Monday, August 15, 2011
playing at the Charlestown Working Theater
Presented by Orfeo Group
Reviewed by Amy R. Tighe
The brain, they say, is the organ most useful for sexual pleasure. But what is it in ourselves that calls us to even want connection or desire? What part of the brain tells us we want any kind of intercourse, whether it be social, sexual or spiritual?
Love Song is a terse, fitful and thoroughly enjoyable exploration of a man seeking and finding connection but the play begs the question: with whom?
Produced by Orfeo Group, a local and vibrant Boston-based nonprofit theater company, and playing at the Charlestown Working Theatre through August 27th, Love Song brings you to the edge where the only choice you have is to fall, in love.
Bean is an isolated man with some sort of psychological illness ( the playwright does not tell us which, exactly.) His extreme yuppie sister and her equally extreme husband try to help, tolerate and care for him with various degrees of success. One night a female burglar breaks into his dark room and catapults him on a search for connection.
The uber yuppie couple are wonderfully played by Daniel Berger-Jones and Liz Hayes. Harry is a dream, plying his wife with logic and at the same time, too much wine and Joan, his wife and Bean's sister, shows us that insanity can indeed run in families --it's just that some people are better making a living at it than others. Daniel Berger-Jones doubles as a waiter, and shows us a solid range in his performances. In one scene, Harry breaks down from his rapid fire responses to Joan's neediness and it's one of the better moments in the play--it's a real moment where you experience the beginning of a real falling.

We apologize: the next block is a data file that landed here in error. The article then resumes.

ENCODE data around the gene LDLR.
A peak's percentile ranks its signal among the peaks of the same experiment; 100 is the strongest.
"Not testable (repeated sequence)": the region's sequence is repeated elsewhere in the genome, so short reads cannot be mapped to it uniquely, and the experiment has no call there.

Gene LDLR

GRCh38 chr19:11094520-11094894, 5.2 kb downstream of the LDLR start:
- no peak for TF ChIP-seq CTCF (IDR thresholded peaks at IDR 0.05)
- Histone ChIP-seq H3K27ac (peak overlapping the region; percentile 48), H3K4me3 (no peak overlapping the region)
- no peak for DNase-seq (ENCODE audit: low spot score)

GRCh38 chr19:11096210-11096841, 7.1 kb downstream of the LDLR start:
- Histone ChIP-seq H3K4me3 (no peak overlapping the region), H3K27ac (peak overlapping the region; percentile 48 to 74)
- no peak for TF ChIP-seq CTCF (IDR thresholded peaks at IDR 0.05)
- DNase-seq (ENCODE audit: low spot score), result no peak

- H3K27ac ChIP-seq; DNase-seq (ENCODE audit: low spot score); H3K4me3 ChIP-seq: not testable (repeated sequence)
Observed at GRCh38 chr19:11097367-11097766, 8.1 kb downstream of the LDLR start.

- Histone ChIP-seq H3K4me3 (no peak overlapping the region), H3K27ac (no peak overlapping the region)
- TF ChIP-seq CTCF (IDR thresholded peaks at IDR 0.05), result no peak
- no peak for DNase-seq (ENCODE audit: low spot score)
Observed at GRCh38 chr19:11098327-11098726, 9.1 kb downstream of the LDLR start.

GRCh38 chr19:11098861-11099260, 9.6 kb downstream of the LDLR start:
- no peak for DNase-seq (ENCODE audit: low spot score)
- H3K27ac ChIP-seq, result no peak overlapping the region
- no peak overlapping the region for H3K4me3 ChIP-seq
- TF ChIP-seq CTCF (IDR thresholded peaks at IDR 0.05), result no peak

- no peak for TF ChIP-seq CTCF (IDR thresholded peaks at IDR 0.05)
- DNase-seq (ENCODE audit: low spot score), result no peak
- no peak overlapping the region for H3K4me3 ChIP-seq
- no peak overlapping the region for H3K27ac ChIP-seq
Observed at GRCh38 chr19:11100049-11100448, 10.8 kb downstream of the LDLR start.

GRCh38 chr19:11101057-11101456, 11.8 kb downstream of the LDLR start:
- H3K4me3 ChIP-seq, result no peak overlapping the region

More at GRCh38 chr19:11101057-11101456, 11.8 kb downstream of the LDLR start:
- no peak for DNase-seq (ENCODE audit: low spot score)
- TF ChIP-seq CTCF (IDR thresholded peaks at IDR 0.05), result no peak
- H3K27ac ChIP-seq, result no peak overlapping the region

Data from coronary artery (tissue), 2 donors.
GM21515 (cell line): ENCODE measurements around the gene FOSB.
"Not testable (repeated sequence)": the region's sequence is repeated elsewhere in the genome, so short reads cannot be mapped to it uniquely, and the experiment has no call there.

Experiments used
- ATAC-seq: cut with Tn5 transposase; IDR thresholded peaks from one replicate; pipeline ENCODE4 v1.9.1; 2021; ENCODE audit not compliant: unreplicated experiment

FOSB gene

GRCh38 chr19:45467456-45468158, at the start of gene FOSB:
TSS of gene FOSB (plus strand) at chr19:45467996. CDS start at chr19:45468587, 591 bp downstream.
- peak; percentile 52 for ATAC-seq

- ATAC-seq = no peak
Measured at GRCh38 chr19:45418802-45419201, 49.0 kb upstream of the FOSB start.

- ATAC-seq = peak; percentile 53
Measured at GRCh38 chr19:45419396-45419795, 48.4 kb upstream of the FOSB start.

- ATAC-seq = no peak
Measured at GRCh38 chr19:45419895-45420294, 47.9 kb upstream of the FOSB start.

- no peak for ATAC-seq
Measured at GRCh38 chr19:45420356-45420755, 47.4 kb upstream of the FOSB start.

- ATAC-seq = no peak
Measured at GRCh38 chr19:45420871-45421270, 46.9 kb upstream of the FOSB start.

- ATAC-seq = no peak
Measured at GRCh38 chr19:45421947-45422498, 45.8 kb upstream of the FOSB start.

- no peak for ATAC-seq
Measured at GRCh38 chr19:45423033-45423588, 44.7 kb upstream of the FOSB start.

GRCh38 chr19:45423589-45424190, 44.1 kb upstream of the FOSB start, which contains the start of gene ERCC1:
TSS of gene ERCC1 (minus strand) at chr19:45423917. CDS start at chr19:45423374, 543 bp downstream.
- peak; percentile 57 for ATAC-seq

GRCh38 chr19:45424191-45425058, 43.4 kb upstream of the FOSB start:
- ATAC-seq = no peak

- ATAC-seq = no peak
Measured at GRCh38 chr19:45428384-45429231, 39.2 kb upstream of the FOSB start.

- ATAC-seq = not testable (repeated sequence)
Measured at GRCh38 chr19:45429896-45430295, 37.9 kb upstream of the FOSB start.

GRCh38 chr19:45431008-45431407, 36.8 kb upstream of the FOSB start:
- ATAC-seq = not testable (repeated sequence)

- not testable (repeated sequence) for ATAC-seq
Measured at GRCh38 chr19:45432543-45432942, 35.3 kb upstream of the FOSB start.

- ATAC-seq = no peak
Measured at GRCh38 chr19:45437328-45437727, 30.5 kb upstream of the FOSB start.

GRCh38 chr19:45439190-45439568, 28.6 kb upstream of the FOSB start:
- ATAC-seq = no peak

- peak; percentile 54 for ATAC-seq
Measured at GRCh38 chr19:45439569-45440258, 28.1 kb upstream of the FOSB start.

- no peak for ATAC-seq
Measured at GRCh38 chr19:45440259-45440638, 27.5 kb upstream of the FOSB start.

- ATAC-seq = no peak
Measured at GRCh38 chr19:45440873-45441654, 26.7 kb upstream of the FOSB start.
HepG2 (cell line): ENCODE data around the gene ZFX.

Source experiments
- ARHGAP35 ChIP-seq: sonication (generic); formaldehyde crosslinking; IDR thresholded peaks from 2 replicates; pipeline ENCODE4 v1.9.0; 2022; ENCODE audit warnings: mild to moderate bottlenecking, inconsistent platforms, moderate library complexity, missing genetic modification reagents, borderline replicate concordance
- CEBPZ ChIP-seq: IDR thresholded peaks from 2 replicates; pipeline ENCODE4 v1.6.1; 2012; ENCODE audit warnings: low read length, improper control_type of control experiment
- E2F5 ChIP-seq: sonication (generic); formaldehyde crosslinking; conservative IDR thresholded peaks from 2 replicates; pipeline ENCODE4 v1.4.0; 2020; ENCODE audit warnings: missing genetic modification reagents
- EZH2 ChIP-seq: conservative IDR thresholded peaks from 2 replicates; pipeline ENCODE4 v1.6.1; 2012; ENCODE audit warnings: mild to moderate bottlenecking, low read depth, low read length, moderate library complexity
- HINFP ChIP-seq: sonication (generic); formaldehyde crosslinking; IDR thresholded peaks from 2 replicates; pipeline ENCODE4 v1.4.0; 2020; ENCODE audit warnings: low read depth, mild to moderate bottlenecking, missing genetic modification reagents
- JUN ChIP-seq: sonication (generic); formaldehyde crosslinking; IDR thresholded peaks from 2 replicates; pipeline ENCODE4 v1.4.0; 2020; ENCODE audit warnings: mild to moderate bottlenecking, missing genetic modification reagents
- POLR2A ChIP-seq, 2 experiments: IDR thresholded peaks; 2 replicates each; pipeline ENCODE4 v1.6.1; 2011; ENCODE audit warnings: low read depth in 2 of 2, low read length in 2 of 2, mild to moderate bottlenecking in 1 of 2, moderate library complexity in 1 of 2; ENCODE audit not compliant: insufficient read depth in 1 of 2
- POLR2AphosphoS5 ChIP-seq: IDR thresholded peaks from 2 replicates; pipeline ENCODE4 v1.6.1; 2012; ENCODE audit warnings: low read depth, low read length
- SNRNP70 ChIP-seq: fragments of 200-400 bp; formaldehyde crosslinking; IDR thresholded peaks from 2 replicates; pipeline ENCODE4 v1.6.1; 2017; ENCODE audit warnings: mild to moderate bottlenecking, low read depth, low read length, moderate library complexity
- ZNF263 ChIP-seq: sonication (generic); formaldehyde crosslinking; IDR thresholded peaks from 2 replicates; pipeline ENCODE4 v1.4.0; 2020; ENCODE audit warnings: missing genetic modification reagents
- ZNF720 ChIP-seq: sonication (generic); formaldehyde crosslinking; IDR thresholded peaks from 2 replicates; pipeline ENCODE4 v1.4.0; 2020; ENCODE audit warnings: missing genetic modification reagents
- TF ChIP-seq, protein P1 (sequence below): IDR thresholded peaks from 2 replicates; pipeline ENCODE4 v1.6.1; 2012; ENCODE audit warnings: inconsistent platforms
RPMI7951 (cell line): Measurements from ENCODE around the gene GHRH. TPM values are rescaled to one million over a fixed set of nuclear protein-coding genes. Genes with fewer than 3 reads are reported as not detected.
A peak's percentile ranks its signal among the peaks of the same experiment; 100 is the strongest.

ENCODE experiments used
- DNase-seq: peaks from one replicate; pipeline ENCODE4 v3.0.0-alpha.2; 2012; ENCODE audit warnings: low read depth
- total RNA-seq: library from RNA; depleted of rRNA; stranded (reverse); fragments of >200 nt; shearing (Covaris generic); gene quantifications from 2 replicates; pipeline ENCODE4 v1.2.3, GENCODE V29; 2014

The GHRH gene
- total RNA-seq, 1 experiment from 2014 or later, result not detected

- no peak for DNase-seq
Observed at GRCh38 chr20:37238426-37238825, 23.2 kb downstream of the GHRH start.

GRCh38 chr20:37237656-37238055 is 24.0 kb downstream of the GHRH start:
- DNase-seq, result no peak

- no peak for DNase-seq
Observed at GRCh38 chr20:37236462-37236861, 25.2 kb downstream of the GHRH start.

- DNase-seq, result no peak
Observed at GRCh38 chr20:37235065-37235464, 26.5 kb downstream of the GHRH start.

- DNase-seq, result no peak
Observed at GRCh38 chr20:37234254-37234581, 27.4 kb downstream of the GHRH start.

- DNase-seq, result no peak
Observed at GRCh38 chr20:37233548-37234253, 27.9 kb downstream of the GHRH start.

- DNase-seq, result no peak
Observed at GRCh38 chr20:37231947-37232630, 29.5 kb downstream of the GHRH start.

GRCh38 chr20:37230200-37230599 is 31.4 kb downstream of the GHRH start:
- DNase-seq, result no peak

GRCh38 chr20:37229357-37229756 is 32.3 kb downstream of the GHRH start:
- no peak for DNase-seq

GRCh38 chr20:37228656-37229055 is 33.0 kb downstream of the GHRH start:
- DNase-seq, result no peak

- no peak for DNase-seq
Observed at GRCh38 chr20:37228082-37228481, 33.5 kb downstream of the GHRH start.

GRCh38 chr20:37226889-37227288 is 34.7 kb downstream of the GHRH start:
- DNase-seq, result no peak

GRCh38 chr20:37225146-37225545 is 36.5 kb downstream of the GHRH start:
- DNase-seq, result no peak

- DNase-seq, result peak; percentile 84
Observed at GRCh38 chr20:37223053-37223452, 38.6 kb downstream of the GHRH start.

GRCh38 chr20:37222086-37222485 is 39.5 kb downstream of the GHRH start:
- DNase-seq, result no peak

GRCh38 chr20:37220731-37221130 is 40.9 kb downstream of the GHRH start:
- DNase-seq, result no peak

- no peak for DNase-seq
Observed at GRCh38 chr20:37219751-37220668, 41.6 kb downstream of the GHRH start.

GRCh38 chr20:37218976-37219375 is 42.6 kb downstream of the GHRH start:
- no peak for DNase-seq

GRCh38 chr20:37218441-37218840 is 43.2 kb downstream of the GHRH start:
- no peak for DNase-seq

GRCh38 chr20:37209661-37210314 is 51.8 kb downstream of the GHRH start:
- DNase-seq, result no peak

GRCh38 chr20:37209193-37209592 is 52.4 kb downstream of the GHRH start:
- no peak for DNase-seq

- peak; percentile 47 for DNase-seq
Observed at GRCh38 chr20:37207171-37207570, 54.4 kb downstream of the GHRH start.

Joan, played by Liz Hayes, has a more limited range. She is believable as a woman stuck on high maintenance and few nuances, and Hayes brings us into the character with humor, skill and ease.
Bean, the brother, is a very complex character and Gabriel Kuttner gives a wonderful performance urging us into the slow, steady and smart logic in Bean's very skewed thinking. Kuttner portrays the sanity and insanity of reaching out while living in a world that threatens you without logic. Molly, the angry and tortured burglar who invades Bean's home and mind, is intense and heated. Georgia Lyman invites you into a harsh character and shows her transformation flawlessly into a love puppy and then a warrior-like Muse, which allows us to hope that even we can find love. Lyman is stunning as a guide to the edge of love.
The acting is strong, the characters are clear and the troupe plays off each other with lemon sharp precision. John Kolvenbach's writing is bright, intelligent and speedy- no sleeping on this road or you will miss entire villages of conversation. The pacing is electric, which was fun for the first 2/3 of the play, but after that, I was getting burnt out. Bean's mental illness, played by a lamp and ceiling, was interesting at first, but by the third episode, was not impressive.
I loved the setting of the Charlestown Working Theatre for this performance. To get to my seat, I had to cross the stage-- talk about intercourse! The theatre itself is an old firehouse, and feels cozy inside a storm. The set design was crisp, and brought an immediate intimacy to the performance.
Orfeo's mission is to "thrill" and maybe I am not sure what that means. This was not a thrilling piece of work, to me-- it was solid, enjoyable, rich and ripe. I loved the message Orfeo sends as a company: Risher Reddick, director of Love Song, announced that every Thursday night was free ticket night, Fridays are "date nights", Saturdays are surprise nights and after Sunday performances, there is a BBQ. Orfeo as a company wants to "reduce the distance between people through shared experiences of audacious art." What I enjoyed most of all is a talented troupe taking on a primal quest and asking us to not be a witness, but to fall with them, into the journey of connection. Definitely go see it.
written by John Kolvenback
directed by Risher Reddick
presented by Orfoe Group
at the Charletown Working Theatre
from August 4 to August 27, tix $20, some free tix available
call Ovation Tix at 866-811-4111
Thur, Fri, Sat 8 pm, Sun 2 pm.